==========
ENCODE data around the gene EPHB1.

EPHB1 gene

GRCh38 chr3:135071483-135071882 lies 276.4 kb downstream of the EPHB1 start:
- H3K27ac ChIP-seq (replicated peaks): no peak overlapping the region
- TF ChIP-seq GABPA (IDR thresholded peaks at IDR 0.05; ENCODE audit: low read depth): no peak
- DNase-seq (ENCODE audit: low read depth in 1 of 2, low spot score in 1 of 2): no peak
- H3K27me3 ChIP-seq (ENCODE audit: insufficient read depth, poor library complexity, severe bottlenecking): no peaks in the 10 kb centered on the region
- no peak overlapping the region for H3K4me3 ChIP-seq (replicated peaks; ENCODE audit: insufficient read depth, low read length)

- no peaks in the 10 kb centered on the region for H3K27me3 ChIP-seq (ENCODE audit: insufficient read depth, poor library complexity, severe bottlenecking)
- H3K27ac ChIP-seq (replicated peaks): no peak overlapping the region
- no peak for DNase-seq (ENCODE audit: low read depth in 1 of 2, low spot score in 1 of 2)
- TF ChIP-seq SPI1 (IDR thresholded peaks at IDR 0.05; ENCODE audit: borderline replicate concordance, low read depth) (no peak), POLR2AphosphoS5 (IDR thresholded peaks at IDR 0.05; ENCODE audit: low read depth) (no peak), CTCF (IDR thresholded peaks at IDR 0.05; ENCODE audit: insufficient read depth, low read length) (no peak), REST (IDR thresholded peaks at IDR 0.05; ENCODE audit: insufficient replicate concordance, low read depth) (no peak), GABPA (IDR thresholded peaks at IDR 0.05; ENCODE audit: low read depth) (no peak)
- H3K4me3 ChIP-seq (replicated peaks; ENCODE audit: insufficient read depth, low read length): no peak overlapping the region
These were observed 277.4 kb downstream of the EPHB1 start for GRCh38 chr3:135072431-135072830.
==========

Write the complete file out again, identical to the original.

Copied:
ENCODE data around the gene EPHB1.

EPHB1 gene

GRCh38 chr3:135071483-135071882 lies 276.4 kb downstream of the EPHB1 start:
- H3K27ac ChIP-seq (replicated peaks): no peak overlapping the region
- TF ChIP-seq GABPA (IDR thresholded peaks at IDR 0.05; ENCODE audit: low read depth): no peak
- DNase-seq (ENCODE audit: low read depth in 1 of 2, low spot score in 1 of 2): no peak
- H3K27me3 ChIP-seq (ENCODE audit: insufficient read depth, poor library complexity, severe bottlenecking): no peaks in the 10 kb centered on the region
- no peak overlapping the region for H3K4me3 ChIP-seq (replicated peaks; ENCODE audit: insufficient read depth, low read length)

- no peaks in the 10 kb centered on the region for H3K27me3 ChIP-seq (ENCODE audit: insufficient read depth, poor library complexity, severe bottlenecking)
- H3K27ac ChIP-seq (replicated peaks): no peak overlapping the region
- no peak for DNase-seq (ENCODE audit: low read depth in 1 of 2, low spot score in 1 of 2)
- TF ChIP-seq SPI1 (IDR thresholded peaks at IDR 0.05; ENCODE audit: borderline replicate concordance, low read depth) (no peak), POLR2AphosphoS5 (IDR thresholded peaks at IDR 0.05; ENCODE audit: low read depth) (no peak), CTCF (IDR thresholded peaks at IDR 0.05; ENCODE audit: insufficient read depth, low read length) (no peak), REST (IDR thresholded peaks at IDR 0.05; ENCODE audit: insufficient replicate concordance, low read depth) (no peak), GABPA (IDR thresholded peaks at IDR 0.05; ENCODE audit: low read depth) (no peak)
- H3K4me3 ChIP-seq (replicated peaks; ENCODE audit: insufficient read depth, low read length): no peak overlapping the region
These were observed 277.4 kb downstream of the EPHB1 start for GRCh38 chr3:135072431-135072830.